Thank you Prof. Odifredi and Prof. Cornalba for sending these pictures to me! Thank you also for Beltrami letters to another Italian mathematician Luigi Cremona where he was discussing pseudosphere and why it is a model of the hyperbolic plane.
Odifredi kindly translated some passages from the letter:
"the model is a circular piece of a pseudosphere... the surface is bent into the form a surface of revolution, described by equation n. 16 of my paper of 1868, and its meridien is a transcendent curve, whose equation cannot be given in finite terms. its minimum parallel is one of the diameters of the bent circle: it could also be any geodesic chord, but then the surface would not be symmetrical on both sides" then he says that a few lines are marked, corresponding to some "diameters" and some "horocycles, who, despite having the center at infinity, have a very strong curvature: actually, they're made of little paper arcs with a radius of 25 centimeters, which is the same as the radius of the surface. The total perimeter is more than 6 meters, and its geodesic circumference is made of little paper arcs with a radius of 24 centimeters each". he also says that he was thinking of writing a paper to accompany the model, but apparently he never did. and he adds that he add "some ideas about how to make a better model, with different means and materials". so, the model is actually a piece of pseudosphere, but it's not clear whether he thought that it could be extended to the whole hyperbolic plane. however, beltrami got his two models (the so called Klein and Poincare' models) by extending to the whole circle the geometry of the horocycle corresponding to the pseudosphere." At the end, of course, there was a question now for all of us: "after all this, what do you think? is it the same model as Thurston's, or is it something different?" Who else than Bill Thurston himself can answer this question:"The photos look like they're constructed differently, from the region the graph of e^x and e^-x up to some scaling choice on the x and y axes, but the description sounds like it's exactly the same construction with annuli. I wonder if the paper models that Beltrami sent to Cremona are different? In any case, from the translation, it seems clear Beltrami had the idea."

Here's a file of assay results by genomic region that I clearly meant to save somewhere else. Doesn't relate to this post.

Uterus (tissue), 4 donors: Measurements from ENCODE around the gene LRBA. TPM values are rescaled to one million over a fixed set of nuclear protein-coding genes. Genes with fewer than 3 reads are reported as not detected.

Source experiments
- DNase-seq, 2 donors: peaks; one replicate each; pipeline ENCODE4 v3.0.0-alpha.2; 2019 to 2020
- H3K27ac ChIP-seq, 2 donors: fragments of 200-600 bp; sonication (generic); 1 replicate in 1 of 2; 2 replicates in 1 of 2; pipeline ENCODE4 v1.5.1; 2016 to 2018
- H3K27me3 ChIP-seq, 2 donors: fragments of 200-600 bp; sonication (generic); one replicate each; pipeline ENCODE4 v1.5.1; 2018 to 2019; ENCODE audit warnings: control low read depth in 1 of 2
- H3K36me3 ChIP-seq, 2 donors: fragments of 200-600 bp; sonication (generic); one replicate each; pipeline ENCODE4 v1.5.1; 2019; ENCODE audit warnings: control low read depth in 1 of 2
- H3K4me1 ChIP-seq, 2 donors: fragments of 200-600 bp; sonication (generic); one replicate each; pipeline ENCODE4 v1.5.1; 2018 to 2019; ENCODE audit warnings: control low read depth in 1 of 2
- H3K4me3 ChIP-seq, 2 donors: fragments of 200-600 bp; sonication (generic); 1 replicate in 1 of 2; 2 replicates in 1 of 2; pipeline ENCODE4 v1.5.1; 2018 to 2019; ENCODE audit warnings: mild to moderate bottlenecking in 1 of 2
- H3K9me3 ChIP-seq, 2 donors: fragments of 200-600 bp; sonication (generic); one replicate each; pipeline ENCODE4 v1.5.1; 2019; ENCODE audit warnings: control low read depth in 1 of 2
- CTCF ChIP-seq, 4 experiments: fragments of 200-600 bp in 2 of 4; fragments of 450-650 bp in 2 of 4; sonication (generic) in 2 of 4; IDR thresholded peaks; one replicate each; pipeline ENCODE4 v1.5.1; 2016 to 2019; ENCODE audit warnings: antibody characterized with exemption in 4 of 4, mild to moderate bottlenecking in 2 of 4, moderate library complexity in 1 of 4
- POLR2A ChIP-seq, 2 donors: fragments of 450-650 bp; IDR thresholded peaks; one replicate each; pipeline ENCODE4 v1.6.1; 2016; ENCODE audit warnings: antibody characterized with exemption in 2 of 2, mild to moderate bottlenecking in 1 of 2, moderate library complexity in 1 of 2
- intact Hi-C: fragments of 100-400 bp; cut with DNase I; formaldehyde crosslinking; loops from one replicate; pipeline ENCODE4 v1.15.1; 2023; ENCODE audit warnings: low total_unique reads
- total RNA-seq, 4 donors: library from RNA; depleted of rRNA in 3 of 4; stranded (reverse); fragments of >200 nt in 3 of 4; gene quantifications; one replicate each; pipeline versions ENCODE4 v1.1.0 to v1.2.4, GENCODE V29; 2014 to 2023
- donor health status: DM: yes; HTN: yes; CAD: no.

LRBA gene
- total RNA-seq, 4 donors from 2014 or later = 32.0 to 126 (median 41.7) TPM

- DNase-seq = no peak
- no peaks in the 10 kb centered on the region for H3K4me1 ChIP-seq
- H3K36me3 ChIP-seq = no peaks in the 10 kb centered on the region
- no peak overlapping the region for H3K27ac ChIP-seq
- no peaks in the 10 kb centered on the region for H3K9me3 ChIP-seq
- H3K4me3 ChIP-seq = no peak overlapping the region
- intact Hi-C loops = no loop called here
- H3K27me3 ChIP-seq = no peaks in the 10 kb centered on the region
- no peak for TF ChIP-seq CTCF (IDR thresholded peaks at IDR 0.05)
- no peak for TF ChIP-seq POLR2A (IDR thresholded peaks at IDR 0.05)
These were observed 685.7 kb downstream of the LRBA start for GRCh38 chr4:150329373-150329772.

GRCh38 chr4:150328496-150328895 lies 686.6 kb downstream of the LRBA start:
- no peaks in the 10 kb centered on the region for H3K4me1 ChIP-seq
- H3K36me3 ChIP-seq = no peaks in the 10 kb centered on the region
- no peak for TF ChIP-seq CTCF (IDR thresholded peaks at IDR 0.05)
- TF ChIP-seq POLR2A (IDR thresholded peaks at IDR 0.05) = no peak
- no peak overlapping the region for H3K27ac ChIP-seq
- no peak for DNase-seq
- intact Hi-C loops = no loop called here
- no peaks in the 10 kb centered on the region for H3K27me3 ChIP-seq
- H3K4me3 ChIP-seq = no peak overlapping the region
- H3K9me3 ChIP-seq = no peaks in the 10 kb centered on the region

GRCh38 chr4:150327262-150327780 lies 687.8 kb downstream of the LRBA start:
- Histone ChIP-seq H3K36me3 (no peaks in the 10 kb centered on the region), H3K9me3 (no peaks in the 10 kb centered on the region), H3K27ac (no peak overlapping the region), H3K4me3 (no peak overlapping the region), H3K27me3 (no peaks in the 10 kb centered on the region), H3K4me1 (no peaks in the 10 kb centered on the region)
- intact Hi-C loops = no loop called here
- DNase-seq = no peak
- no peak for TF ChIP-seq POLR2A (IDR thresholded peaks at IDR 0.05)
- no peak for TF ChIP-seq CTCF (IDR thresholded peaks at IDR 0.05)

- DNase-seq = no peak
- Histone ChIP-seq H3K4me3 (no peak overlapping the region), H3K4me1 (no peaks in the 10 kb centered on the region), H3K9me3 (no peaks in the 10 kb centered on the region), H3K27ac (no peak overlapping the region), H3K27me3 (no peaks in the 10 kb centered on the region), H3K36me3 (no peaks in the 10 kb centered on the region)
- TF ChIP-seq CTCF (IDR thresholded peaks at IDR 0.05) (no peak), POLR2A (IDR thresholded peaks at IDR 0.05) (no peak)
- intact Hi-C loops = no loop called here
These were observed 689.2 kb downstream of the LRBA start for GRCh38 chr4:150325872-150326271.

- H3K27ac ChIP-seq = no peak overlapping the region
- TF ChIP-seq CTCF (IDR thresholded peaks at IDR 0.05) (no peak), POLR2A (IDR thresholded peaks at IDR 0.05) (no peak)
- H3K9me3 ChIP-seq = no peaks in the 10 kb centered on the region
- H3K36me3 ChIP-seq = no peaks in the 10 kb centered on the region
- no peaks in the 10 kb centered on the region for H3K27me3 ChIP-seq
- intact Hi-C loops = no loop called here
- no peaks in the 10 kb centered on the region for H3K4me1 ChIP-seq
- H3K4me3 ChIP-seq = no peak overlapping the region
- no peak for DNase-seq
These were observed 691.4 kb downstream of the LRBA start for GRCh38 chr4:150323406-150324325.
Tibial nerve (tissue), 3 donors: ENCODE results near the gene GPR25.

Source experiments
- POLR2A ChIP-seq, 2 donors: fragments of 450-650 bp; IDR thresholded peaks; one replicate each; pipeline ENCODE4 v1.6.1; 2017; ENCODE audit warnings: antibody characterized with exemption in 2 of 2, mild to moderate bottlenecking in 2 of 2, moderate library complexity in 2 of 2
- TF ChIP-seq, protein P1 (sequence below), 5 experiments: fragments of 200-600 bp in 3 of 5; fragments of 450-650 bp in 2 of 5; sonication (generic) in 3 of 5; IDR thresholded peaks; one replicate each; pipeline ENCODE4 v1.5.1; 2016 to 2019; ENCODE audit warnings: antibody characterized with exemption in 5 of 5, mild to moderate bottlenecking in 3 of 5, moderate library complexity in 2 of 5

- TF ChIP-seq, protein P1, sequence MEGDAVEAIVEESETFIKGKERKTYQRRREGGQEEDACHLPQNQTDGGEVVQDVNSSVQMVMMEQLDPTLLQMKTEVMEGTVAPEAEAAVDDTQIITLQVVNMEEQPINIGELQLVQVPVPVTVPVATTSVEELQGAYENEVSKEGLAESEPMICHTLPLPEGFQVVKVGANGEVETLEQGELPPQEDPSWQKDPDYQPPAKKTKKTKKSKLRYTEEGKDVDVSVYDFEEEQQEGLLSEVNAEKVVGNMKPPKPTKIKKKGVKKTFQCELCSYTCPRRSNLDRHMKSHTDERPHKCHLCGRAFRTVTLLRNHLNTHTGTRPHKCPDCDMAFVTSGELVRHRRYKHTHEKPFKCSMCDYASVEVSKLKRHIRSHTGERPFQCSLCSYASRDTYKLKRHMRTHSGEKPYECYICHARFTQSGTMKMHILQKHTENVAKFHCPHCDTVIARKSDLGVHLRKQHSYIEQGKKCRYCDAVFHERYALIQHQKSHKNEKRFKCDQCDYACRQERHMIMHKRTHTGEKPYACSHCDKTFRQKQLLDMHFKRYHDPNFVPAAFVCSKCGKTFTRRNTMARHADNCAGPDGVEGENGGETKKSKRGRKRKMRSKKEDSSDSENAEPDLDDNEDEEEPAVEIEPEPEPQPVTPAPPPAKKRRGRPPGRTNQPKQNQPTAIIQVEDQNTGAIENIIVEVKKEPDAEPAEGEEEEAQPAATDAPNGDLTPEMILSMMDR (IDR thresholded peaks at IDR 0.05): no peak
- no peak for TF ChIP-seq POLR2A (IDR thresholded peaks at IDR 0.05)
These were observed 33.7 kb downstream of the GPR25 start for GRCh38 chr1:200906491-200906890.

Pictures of Beltrami model and his letter are used here with the kind permission of the Department of Mathematics, University of Pavia. Prof. Odifredi's forthcoming book (volume 1) will be in Italian, in English you can read his book (with a foreword by Freeman Dyson):
The Mathematical Century: The 30 Greatest Problems of the Last 100 Years
This story once more reminded me about the importance of finding the origins of the ideas, going back to the original sources instead of quoting somebody who heard it from somebody else etc.